If this does not succeed, I assumed that I would then join the e-book revolution and hope to create enough splash to be picked up in the footsteps of Amanda Hocking and J.A. Konrath. I have read closely John Locke’s successful business model and would love to try it.

But today something hit me. Do young adults (10-18 year old) – my primary market for my epic fantasy series – read their books on e-Readers?

recently wrote: “The children’s and young adult e-book market faces special challenges not shared by the adult market, new research shows. And teens are slow to adopt e-books, in part because they do not see e-books as a social technology and they think there are too many restrictions on sharing digital titles.”

She reached her conclusion based on two online surveys commissioned by  PubTrack Consumer towards the end of last year who surveyed 1,000 teenagers and 1,000 parents of pre-teens. The details of the survey can be found here –  “Children’s Publishing Goes Digital.”

There are some interesting theories and statistics here. Firstly, youngsters are extremely social and want to share their books with friends and e-book technology is perceived as too restrictive. I thought that perhaps the teens did not have access to comfortable e-book readers. The majority has cell phones, but I am not including this. 60% of those surveyed receive technology from their parents as the latter upgrade.

makes another excellent point It is not just young adults propelling YA books like the Hunger Games trilogy onto e-book bestseller lists:

– 30-44-year-olds constitute 28 % of YA print book sales and 32 % of YA e-book sales. -18-29-year-olds buy the most YA books, purchasing 31% of YA print sales and 35% of YA e-book sales.

Making a decision to invest in the YA fantasy e-book market doesn’t look as attractive as for genres aimed at adults, but this is going to change as more young people receive the necessary devices. Also, the realization that the YA market goes not from 12-18, but 12-44 year olds make for a more encouraging prospect.

A final interesting point is that this age group is more likely to buy a book because of a recommendation on a social network.

Now, please excuse me, this 47-year-old is going to read The Hunger Games, recommended to me by my 13-year-old son.

——————————————————————————————————

Alon Shalev is the author of The Accidental Activist and A Gardener’s Tale. He has written two fantasy novels and the first will enter the Amazon Breakthrough Novel Award in January 2012. More on Alon Shalev at http://www.alonshalev.com/and on Twitter (@elfwriter).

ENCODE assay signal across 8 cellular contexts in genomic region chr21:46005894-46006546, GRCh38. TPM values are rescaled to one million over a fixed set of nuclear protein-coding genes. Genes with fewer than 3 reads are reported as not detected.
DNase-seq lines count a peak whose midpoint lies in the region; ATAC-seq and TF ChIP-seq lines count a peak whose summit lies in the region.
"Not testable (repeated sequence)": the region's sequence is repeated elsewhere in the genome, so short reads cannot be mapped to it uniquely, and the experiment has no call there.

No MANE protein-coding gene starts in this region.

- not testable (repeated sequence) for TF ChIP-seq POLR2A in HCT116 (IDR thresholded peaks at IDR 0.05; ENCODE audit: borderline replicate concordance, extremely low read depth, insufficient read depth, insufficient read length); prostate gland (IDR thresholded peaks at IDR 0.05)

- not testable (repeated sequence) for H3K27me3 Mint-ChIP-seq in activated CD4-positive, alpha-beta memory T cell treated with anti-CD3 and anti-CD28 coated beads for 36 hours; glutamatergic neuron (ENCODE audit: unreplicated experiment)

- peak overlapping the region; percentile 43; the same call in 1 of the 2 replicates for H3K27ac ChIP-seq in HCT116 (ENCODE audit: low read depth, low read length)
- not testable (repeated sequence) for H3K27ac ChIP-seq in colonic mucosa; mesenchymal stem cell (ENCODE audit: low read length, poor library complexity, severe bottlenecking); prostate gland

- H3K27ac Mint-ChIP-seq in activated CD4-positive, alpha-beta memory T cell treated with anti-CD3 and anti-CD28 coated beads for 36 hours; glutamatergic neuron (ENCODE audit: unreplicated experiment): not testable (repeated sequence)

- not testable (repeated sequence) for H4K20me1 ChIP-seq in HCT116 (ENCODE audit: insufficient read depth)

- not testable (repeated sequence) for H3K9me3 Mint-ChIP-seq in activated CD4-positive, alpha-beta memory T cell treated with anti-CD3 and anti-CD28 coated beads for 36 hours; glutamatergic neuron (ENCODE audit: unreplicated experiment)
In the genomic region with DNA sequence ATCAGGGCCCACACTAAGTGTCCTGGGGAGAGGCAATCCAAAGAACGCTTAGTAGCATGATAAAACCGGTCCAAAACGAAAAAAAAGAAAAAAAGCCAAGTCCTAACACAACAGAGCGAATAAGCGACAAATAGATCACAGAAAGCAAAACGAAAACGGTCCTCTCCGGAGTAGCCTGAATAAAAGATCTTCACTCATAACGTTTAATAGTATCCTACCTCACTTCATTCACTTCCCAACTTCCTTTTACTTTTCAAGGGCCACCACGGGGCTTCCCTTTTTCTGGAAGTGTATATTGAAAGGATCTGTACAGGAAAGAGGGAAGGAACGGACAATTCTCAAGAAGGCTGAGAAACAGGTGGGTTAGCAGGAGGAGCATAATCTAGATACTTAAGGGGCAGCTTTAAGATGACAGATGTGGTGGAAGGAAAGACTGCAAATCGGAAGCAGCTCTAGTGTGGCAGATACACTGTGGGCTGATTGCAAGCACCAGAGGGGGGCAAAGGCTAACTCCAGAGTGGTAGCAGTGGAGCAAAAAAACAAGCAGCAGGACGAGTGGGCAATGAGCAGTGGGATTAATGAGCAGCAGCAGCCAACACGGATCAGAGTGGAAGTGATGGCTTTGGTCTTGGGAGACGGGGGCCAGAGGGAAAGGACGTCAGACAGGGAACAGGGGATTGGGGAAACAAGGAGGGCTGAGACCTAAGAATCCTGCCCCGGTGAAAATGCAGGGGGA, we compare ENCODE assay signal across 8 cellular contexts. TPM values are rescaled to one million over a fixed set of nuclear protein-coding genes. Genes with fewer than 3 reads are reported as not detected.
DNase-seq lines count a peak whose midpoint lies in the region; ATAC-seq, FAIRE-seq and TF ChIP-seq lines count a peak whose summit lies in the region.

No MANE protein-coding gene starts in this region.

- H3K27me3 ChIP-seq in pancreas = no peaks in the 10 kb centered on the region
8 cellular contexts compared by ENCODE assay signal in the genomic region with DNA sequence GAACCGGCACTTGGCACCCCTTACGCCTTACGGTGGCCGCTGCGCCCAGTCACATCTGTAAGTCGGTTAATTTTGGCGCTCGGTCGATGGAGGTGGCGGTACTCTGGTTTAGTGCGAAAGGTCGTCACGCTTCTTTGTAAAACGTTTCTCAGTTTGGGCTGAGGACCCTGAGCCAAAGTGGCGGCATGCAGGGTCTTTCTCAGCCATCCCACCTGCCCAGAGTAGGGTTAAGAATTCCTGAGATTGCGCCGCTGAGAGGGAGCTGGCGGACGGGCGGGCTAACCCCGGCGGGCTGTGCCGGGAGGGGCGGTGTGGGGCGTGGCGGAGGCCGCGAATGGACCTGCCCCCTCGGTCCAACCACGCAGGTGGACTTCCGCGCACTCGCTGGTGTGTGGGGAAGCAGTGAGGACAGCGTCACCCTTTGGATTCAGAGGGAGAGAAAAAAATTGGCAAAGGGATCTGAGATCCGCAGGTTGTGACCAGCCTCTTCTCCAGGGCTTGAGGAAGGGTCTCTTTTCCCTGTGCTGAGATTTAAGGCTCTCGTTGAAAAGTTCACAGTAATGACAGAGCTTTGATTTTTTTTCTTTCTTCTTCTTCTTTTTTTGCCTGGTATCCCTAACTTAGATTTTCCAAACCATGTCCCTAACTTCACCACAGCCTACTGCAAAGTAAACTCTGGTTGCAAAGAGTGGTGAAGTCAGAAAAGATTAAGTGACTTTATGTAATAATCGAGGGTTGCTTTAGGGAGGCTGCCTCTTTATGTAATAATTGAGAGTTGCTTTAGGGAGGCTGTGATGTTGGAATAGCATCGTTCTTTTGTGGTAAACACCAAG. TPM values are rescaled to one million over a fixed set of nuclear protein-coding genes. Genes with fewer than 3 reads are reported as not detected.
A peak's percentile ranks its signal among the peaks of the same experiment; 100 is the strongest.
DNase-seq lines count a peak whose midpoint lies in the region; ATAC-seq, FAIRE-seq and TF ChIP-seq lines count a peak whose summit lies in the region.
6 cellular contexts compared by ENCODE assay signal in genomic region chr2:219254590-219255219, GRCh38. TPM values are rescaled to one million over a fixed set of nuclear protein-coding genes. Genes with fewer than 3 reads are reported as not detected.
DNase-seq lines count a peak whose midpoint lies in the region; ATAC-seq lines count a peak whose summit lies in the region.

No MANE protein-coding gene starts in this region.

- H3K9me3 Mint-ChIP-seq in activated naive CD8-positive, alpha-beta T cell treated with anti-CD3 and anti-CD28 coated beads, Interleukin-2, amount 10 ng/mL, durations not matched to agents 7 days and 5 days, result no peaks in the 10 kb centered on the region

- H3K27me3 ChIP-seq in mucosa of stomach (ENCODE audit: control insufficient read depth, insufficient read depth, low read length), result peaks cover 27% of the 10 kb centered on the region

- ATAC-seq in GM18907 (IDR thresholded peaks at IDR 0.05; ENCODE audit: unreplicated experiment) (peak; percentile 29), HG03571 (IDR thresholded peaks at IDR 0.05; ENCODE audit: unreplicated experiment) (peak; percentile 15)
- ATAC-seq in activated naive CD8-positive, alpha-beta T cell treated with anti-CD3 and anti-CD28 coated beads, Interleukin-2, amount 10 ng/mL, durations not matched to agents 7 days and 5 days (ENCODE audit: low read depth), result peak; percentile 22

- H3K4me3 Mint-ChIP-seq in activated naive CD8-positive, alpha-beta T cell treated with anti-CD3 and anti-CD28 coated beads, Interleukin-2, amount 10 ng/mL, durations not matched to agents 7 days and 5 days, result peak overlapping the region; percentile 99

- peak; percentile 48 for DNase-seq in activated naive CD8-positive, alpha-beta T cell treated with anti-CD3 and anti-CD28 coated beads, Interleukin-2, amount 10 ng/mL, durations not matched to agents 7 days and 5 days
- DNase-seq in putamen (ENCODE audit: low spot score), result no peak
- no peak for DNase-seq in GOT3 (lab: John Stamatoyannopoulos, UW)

Seeking The Higher Concept

J.R.R. Tolkien’s Lord of the Rings set the bar. Everything since has been compared to this masterpiece. I have heard interviews with Terry Brooks and Christopher Paolini where each has had to deal with the comparisons.

Neither seemed particularly happy with the need to defend or compare their works. Each agree that Lord of the Rings (LOTR) stands on the pinnacle of fantasy and will for many years,

This leaves the rest of us wannabe fantasy authors with a dilemma. While my own Alliance series has its own specific aspects, it is inevitably compared to LOTHR. When I introduced my elves to my writer’s group, it is Legalos who comes to mind.

I've never survived a mighty battle with every hair still in place.

It is not only Tolkien of course. My antagonist is the Emperor and immediately someone compared him to Star Wars’ Palpatine, and his right hand man to Darth Vader (even without the mask and asthma).

I recently began to meet with an agent who is coaching me to prepare the first Alliance book to market. When I offered my pitch, he immediately asked what is my higher concept? He knows of Tolkien, Brooks, Salvatore and Paolini: what differentiates Shalev from these masters?

I admit to being stuck. I am reading John Locke’s How I Sold 1 Million Ebooks in 5 Months book and he admits it is much harder to change a book already written to hook your target audience than to begin a novel with the specific demands of your target audience in mind. This is doubly hard for me as I have already written two books in the series and have the third mapped out.

Every time I, or anyone helping me, have an idea, I feel resistant. I have created my world, my characters, my conflict…but I cannot explain its unique or higher concept.  Reluctant hero must learn his magic from a master and overcome the all-powerful evil dude. Sound familiar? There are many ways to make an omelet, many variations of vegetables, spices and cheeses, but all omelets involve eggs.

Need to crack a few eggs!

When someone has already used organic, cage-free, grade A eggs, how do you change the recipe? How do you find a higher concept? Any ideas?

——————————————————————————————————

Alon Shalev is the author of The Accidental Activist and A Gardener’s Tale. He has written two fantasy novels and the first will enter the Amazon Breakthrough Novel Award in January 2012. More on Alon Shalev at http://www.alonshalev.com/and on Twitter (#elfwriter).